California’s almond orchards have been thirsty for a while in a drought that threatens to lower yields.
But they are not alone. The bees that pollinate them also found water in short supply this year, according to a beekeeper who spoke at a field day in Fresno on challenges facing growers this year.
The dozens who gathered at the event — including growers, pest control advisors and others — heard strategies for stretching water supplies and ways to keep those bees healthy and active in developing the nut crop with a value in the billions of dollars.
Stress on trees could add fuel to pest problems from critters that include spider mites, said Walt Bentley, emeritus entomologist with the University of California. And, he warned, spraying for other pests such as the Navel Orange Worm could cut down on predators for the mites and cause mite populations to increase.
Videos of presentations at the field day will be posted on the website www.sustainablecotton.org. The San Joaquin Sustainable Farming Project sponsored the event.
Bentley said leaf footed plant bugs can cause damage to almonds with thin husks and pointed out that one grower brought him a tub full of thousands of the pests. He said the Fritz and Sonora varieties are especially vulnerable.
The pest can over-winter in neighboring crops and then migrate into orchards. Bentley said growers or pest control advisors should look for a distinctive thin curlicue, like a little pig tail, on the surface of the nut.
“That’s easier to find than the insect,” he said. Or a broomstick can be used to rap on the tree, causing insects to drop or zoom away. Bentley said May sprays may be in order, but that could trigger a higher mite population. He recommends using a miticide as well.
Particularly vulnerable, he said are orchards near pomegranates or pistachios.
Bentley said the Navel Orange Worm is especially problematic when mummies are left on trees. “They’re the Achilles heel,” he said.
To combat the NOW pest, he said it is important to be sure sprays reach the tops of trees and to drive slowly through the orchard.
“If you’re not driving under 2.5 miles per hour, you’re wasting your money,” chimed in David Doll, UC pomology farm advisor for Merced County.
“I know people hate going slow,” Doll said.
He said research showed that dropping the speed from 2.5 miles per hour to 1.8 miles per hour brought a significant improvement in NOW control and a value increase for yields.
Doll said this year’s crop is about two weeks ahead of schedule this year, which could mean an earlier hull split and kernel fill. That has ramifications for water management as the season moves on.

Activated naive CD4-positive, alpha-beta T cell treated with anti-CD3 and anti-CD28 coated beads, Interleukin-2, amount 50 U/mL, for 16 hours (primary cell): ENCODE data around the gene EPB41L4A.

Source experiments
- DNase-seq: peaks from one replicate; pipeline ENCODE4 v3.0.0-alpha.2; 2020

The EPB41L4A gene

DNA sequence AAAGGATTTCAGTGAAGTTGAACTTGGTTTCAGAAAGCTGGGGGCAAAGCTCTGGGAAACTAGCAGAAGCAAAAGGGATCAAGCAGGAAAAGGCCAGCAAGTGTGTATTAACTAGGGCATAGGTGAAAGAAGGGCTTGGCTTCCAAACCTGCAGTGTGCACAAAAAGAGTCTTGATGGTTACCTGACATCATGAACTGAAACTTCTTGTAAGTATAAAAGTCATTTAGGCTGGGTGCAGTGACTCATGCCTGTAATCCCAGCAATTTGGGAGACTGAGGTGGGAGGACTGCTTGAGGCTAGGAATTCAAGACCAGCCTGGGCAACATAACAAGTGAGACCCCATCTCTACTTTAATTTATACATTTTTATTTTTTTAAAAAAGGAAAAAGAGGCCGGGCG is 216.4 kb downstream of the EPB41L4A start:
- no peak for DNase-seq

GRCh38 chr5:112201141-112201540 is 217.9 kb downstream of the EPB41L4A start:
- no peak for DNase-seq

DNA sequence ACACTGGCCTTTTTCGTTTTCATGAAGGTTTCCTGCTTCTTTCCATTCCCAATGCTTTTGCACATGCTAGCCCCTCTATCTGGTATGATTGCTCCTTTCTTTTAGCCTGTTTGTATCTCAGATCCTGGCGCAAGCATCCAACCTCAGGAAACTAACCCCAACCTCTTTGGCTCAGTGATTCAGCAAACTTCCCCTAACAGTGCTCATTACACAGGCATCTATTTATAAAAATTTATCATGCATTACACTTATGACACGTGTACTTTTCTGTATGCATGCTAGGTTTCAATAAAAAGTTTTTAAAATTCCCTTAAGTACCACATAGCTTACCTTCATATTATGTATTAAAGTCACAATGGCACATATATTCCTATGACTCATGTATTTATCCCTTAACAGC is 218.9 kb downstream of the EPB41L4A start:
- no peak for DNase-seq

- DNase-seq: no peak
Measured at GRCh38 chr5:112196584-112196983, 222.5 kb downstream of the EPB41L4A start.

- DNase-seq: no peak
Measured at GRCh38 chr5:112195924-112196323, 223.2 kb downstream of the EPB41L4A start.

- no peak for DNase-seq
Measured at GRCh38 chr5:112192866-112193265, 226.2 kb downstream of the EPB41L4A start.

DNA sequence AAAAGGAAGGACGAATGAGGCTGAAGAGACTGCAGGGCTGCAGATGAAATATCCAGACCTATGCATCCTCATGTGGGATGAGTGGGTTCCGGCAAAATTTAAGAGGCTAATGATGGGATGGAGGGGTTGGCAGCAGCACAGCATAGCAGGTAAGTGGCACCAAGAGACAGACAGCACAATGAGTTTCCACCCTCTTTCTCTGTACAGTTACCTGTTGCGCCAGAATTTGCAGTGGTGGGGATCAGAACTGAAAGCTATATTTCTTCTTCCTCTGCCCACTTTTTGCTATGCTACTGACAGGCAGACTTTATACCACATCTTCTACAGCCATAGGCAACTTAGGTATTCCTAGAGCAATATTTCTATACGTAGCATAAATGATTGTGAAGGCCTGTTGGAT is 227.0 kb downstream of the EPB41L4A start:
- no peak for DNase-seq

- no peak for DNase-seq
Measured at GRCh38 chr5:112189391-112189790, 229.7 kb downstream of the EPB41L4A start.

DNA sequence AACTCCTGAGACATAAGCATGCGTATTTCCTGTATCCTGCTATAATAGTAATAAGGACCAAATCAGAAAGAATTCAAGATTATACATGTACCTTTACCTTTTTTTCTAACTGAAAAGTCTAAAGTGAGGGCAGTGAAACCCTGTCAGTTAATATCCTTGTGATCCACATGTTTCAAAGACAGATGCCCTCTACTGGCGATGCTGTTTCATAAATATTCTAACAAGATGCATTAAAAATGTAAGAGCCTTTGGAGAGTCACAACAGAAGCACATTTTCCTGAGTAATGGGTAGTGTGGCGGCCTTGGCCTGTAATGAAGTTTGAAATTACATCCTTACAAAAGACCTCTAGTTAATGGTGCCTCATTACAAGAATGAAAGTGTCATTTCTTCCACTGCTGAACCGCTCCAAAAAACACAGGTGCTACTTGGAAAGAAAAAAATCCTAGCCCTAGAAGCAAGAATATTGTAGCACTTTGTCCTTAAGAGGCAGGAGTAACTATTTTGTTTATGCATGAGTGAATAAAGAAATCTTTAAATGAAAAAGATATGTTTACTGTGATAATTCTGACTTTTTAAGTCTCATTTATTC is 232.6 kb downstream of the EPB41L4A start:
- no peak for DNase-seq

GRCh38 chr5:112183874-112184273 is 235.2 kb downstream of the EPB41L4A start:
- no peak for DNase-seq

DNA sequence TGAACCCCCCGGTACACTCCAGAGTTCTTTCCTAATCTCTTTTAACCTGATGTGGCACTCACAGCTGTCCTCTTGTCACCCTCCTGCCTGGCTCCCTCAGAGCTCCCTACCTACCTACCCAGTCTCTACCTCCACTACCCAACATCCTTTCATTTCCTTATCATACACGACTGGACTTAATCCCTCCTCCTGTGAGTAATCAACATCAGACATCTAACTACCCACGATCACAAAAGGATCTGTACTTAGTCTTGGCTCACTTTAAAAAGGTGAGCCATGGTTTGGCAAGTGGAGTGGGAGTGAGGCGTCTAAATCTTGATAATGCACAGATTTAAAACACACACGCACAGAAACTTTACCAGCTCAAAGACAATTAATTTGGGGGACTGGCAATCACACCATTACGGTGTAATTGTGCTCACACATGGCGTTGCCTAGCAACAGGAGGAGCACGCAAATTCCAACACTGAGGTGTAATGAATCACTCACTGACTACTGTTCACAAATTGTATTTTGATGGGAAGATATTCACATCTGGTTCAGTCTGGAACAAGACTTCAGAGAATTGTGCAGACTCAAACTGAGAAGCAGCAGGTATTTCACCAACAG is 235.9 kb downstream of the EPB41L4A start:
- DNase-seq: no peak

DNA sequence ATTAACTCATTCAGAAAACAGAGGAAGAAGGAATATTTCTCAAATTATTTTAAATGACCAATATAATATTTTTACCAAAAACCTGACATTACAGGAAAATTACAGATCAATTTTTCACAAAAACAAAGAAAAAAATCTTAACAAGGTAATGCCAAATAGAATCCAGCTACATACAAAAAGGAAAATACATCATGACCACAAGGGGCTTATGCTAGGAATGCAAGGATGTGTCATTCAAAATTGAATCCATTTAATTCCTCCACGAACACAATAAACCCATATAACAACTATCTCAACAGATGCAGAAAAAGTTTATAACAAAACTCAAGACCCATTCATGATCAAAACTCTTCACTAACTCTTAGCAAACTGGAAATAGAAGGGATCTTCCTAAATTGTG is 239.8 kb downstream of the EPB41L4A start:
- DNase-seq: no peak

“You may be able to get into and out of the orchards earlier and be hunting in October,” Doll said.
A hot spell the first couple weeks of March could result in smaller nut sizes, he said.
He said tattered leaves on a Padre could be an indicator of shot hole damage. Some Padre nuts are showing “early suture development,” he said. “I don’t know if they will split early, but you need to keep an eye on it,” he said. “You could get some egg laying in that area.”
A willowy branch appearance may be an indicator of a boron or potassium deficiency, Doll said. He recommends a hull analysis and warned against applying boron “if you are importing well water” until you know test results.
Sampling for potassium is best done in mid-July, Doll said.
There’s little doubt that the drought could cut yields. But there are ways to stretch water use to maximize yield, said Gurreet Brar, UC Fresno County farm advisor.
And owners of the orchard where the field day was held say they have no choice. Though the orchard is loaded with nuts at this stage, owners Eric and Gina Rushing know they face a challenge.
As to the need to stretch water, Gina Rushing says, “we have to; we have no choice.”
Brar said regulated deficit irrigation, pioneered in Australia, can work; that it can even improve fruit quality and yield. Still better, he said, rather than cutting irrigation at certain stages, is cutting by a given percentage with each application of water and maintaining uniformity and tuning up irrigation efficiencies while taking into account formulas for evapotranspiration.
Brar warned that cutting back on post-harvest irrigation affects yields in the following year. Across the San Joaquin Valley, there are concerns about lingering drought effects that could cut yields in 2015.
If water to trees is cut at each watering, Brar said, “trees adjust to available water. They are living things that adjust.”
He recommends using pressure bombs to measure water stress.
Gene Brandi with the American Beekeeping Federation talked of the need for most of the nation’s bee colonies – some 1.6 million colonies – to pollinate the almonds in California.
And he warned that there are some beekeepers, notably in the Southern United States who are questioning whether to continue to come to California and risk damage to hives or stay home and make honey that sells for more than $2 per pound.
Brandi and others are concerned that toxicity to bees is not often noted on labels for products that include fungicides and growth regulators.
As for the drought, Brandi said, “this year was tough. There were a lot of places with no water. Bees need some source of clean, uncontaminated water.”
He said 32 beekeepers gathered in Los Banos last month and reported 70,000 colonies negatively affected this year.
Brandi recommends that any spraying during bloom should be done at night, preferably ending by midnight.
The meeting closed with a presentation by Matthew Danielczyk, restoration project manager with Audubon California, on programs to create hedgerows in orchards that can benefit wildlife, provide food for honeybees, combat erosion and mitigate drift.